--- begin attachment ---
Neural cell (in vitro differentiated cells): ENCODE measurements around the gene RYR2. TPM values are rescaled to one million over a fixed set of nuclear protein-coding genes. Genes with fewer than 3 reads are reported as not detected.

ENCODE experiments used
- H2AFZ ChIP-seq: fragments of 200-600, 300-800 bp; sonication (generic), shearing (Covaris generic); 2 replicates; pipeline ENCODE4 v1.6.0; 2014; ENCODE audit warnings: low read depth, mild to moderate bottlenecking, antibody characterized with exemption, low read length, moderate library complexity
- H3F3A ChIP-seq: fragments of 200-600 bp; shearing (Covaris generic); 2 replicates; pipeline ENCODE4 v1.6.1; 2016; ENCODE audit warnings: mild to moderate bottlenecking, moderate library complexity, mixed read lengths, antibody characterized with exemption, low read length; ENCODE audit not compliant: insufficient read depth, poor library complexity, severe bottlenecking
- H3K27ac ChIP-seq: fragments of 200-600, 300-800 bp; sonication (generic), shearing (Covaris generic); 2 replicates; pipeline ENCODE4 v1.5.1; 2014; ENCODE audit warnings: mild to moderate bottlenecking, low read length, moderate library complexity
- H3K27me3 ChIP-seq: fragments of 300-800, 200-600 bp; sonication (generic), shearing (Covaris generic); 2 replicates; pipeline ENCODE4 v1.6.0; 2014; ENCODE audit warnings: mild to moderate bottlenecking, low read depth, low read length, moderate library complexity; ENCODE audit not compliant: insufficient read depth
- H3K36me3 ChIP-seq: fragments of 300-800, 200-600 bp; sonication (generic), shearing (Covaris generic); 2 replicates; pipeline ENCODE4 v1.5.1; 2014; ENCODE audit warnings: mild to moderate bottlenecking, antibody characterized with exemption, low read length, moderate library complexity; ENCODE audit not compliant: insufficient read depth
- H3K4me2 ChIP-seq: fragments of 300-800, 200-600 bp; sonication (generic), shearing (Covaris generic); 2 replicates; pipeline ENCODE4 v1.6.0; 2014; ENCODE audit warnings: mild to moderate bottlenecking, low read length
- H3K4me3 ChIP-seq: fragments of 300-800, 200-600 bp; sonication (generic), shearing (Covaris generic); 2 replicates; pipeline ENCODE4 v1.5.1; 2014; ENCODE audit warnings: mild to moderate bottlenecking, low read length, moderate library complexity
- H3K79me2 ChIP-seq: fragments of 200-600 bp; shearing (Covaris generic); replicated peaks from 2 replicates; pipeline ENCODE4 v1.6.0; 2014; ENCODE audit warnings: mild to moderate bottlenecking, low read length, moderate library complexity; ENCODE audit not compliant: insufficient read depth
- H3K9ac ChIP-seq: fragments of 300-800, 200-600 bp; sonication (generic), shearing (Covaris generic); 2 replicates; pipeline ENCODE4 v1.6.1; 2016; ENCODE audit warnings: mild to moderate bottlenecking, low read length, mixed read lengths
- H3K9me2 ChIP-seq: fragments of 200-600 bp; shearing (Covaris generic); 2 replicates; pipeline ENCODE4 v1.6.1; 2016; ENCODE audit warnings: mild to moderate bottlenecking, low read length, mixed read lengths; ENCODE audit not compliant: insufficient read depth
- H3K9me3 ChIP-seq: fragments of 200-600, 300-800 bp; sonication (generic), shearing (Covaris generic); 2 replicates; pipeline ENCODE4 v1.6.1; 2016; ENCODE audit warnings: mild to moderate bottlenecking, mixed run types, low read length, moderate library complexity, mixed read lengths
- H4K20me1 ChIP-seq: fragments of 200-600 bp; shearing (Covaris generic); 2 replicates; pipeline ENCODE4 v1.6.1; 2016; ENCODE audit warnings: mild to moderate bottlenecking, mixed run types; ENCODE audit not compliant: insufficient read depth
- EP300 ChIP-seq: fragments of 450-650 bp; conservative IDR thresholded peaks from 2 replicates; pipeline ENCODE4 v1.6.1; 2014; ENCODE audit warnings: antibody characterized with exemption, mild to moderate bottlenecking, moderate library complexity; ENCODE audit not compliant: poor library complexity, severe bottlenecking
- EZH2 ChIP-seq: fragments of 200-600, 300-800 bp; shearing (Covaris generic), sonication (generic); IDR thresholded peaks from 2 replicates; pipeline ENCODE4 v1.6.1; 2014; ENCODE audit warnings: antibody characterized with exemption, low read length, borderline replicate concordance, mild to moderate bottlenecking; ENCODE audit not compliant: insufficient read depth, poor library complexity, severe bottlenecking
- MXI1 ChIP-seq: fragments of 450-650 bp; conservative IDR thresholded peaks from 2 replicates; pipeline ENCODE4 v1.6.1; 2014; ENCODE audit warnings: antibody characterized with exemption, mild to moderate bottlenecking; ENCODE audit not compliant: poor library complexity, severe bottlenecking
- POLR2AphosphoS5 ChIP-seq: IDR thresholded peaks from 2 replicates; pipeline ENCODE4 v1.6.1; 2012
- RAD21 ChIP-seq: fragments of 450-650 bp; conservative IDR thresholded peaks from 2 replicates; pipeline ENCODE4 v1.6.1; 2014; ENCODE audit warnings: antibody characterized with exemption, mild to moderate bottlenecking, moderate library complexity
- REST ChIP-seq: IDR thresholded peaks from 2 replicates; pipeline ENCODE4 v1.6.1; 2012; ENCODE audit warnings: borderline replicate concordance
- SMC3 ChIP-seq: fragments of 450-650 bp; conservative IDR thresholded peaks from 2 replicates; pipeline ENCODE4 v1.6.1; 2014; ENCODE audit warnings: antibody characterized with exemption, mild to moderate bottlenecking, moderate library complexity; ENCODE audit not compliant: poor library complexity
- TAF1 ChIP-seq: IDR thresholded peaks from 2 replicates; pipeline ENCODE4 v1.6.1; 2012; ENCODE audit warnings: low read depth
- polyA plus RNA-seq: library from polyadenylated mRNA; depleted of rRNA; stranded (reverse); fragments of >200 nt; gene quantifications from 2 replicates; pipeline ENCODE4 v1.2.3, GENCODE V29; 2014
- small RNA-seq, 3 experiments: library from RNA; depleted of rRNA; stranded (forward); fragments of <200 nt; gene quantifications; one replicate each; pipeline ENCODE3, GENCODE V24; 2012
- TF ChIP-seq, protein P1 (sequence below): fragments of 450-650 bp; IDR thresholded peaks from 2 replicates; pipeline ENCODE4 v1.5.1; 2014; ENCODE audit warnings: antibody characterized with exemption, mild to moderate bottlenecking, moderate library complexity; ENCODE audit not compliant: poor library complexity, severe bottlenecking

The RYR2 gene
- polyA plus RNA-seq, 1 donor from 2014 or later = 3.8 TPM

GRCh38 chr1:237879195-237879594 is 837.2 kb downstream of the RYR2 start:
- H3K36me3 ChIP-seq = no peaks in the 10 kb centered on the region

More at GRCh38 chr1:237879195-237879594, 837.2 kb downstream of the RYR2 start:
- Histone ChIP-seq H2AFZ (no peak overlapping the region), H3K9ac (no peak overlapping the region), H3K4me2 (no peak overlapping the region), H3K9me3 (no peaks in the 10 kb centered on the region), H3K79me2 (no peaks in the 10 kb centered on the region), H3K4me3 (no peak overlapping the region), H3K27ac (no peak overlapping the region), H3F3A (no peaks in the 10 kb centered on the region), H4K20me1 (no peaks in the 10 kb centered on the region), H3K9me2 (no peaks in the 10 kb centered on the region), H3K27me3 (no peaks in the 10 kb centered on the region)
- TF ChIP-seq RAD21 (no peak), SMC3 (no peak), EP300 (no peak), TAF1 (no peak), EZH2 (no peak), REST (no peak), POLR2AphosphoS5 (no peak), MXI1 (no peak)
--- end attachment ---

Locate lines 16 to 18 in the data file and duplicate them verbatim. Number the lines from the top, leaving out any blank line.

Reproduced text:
- EZH2 ChIP-seq: fragments of 200-600, 300-800 bp; shearing (Covaris generic), sonication (generic); IDR thresholded peaks from 2 replicates; pipeline ENCODE4 v1.6.1; 2014; ENCODE audit warnings: antibody characterized with exemption, low read length, borderline replicate concordance, mild to moderate bottlenecking; ENCODE audit not compliant: insufficient read depth, poor library complexity, severe bottlenecking
- MXI1 ChIP-seq: fragments of 450-650 bp; conservative IDR thresholded peaks from 2 replicates; pipeline ENCODE4 v1.6.1; 2014; ENCODE audit warnings: antibody characterized with exemption, mild to moderate bottlenecking; ENCODE audit not compliant: poor library complexity, severe bottlenecking
- POLR2AphosphoS5 ChIP-seq: IDR thresholded peaks from 2 replicates; pipeline ENCODE4 v1.6.1; 2012